Savannah Guthrie paused her Olympics coverage on Wednesday to take Today cameras to the demilitarized zone (DMZ), the heavily guarded area that separates Winter Games host country South Korea from North Korea.
Guided by U.S. Army Colonel Steven Lee, NBC News became the first Western media outlet to tour the path taken by North Korean soldier Oh Chong Song, who defected and escaped across the border in November.
Cameras caught the solider speeding a car through a North Korean guard post before getting stuck in a ditch. He then took off on foot, where he was shot at by his country’s forces and hit five or six times. Numerous bullet holes were still evident on walls and structures.
Typically, DMZ is considered the “peace village,” where the two countries are encouraged to work diplomatically.
“This place is different than all the other places along the demilitarized zone,” Lee said. “It is specifically for dialogue so we shouldn’t have provocations like that, so that was even more significant that they fired here in this area.”
Guthrie and Lee then walked a path similar to the one the defector took, arriving to where he hid under leaves until South Korean forces could get him. However, the recovery took nearly 15 minutes.
“We knew that their guard post there could see here. So instead of just walking up to him, they literally had to crawl on their belly, inch by inch to get to him,” Lee explained.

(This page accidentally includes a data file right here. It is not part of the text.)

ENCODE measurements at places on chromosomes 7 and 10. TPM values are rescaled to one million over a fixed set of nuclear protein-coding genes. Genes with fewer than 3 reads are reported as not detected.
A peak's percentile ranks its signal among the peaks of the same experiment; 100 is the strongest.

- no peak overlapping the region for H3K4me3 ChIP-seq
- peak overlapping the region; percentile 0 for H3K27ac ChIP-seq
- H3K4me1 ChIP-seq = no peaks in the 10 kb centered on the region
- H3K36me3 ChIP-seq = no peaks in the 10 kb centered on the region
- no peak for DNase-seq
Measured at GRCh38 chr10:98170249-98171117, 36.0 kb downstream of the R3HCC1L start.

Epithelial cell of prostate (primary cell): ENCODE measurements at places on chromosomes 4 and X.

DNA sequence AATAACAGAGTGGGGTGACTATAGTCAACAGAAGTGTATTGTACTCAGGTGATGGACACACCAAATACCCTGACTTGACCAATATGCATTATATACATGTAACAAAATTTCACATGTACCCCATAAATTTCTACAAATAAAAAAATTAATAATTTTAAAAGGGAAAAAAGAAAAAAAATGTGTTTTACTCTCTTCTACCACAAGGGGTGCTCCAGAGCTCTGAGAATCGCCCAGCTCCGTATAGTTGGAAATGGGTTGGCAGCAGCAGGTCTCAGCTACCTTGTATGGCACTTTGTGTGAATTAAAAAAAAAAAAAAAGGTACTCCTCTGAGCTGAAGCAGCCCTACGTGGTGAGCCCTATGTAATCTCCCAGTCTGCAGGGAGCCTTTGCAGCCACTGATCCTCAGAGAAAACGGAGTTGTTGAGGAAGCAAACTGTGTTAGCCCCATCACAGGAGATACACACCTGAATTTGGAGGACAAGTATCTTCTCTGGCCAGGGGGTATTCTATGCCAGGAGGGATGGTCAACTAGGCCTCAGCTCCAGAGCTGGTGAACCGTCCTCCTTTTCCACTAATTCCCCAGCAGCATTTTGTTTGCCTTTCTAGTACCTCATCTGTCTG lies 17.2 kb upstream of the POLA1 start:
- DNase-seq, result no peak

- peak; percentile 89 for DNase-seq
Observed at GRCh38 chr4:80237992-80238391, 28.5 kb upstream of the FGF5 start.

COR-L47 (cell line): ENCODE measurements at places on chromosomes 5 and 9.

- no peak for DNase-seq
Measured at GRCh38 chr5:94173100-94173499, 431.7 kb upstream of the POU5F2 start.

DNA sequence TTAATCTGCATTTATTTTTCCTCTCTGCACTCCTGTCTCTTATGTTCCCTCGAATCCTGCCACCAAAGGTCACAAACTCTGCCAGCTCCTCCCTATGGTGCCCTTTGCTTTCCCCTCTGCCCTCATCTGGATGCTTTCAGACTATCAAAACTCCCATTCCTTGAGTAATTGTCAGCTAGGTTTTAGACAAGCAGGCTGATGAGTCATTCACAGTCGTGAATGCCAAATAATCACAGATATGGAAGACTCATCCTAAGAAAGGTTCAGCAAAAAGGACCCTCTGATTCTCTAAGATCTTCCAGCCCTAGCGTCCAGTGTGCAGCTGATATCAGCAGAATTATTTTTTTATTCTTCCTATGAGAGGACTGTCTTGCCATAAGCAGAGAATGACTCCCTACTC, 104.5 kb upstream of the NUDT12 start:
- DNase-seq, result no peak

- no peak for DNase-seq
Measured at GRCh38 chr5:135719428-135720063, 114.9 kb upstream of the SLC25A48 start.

Guthrie replied, “Because for all you know, if they see him getting rescued, they take another shot.”
“Right, exactly,” Lee said. “That’s why we took what we assessed to be very prudent measures to rescue him but also to protect our forces.”
Lee explained that as the defector was airlifted to receive medical attention for his wounds, the South Korean side had to use a bullhorn to relay that information to North Korea. They also communicated that they were investigating the incident.
The U.N. command did attempt to call via a phone used specifically to reach North Korea, but they did not pick up. In fact, North Korea hasn’t answered the call since 2013.
The soldier was the first defector to pass through the DMZ since 1984, according to NBC News. However, CNN reported that a second solider made a similar escape in December, though there were no shots fired at him. He was taken into custody by South Korea, who planned to do an investigation.